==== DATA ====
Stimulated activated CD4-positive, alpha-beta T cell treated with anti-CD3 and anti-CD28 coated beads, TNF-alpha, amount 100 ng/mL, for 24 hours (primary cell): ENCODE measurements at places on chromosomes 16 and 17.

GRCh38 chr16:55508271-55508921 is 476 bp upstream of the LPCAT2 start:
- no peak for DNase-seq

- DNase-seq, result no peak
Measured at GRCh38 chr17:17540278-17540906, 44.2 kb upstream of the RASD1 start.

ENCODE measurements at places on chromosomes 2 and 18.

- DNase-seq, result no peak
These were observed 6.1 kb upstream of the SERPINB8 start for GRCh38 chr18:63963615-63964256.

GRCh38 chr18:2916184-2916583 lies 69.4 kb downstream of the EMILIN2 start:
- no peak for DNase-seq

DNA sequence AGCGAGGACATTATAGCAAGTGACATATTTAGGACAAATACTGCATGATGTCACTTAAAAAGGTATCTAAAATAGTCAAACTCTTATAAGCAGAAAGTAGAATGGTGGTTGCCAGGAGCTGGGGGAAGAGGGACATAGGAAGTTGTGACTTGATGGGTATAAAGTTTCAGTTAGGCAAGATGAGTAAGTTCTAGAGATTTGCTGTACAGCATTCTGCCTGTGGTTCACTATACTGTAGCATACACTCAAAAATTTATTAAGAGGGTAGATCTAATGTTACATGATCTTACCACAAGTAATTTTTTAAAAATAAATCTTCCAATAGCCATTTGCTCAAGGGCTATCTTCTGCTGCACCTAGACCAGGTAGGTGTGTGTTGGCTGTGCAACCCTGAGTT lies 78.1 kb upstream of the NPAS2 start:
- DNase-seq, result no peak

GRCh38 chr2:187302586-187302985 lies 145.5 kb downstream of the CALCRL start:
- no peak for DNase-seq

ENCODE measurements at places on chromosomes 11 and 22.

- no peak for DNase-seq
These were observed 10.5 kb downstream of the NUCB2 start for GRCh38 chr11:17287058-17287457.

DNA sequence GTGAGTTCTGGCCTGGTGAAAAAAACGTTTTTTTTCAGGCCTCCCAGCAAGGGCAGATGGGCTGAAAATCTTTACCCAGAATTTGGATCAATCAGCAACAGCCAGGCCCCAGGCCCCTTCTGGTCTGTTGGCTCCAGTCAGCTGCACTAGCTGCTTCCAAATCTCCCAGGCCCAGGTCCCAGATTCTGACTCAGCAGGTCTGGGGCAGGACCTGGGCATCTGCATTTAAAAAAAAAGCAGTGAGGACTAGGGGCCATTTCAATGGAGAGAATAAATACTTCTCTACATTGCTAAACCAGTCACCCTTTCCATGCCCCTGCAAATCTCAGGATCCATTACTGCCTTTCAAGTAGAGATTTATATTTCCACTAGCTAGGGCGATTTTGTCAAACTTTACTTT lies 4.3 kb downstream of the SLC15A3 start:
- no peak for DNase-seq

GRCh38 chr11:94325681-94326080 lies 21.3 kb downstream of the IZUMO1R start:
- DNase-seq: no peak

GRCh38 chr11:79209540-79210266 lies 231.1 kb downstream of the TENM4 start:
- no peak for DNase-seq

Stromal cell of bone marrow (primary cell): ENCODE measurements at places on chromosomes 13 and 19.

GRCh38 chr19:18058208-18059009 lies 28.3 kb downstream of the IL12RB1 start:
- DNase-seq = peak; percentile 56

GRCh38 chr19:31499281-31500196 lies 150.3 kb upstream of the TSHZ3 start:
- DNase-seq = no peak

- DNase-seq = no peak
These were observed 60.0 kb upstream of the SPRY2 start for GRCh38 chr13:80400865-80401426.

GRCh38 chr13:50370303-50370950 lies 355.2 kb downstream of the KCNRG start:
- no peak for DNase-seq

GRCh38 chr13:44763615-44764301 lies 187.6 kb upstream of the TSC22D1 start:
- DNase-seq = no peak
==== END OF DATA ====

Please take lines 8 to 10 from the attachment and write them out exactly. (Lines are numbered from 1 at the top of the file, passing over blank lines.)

These were observed 6.1 kb upstream of the SERPINB8 start for GRCh38 chr18:63963615-63964256.

GRCh38 chr18:2916184-2916583 lies 69.4 kb downstream of the EMILIN2 start:
- no peak for DNase-seq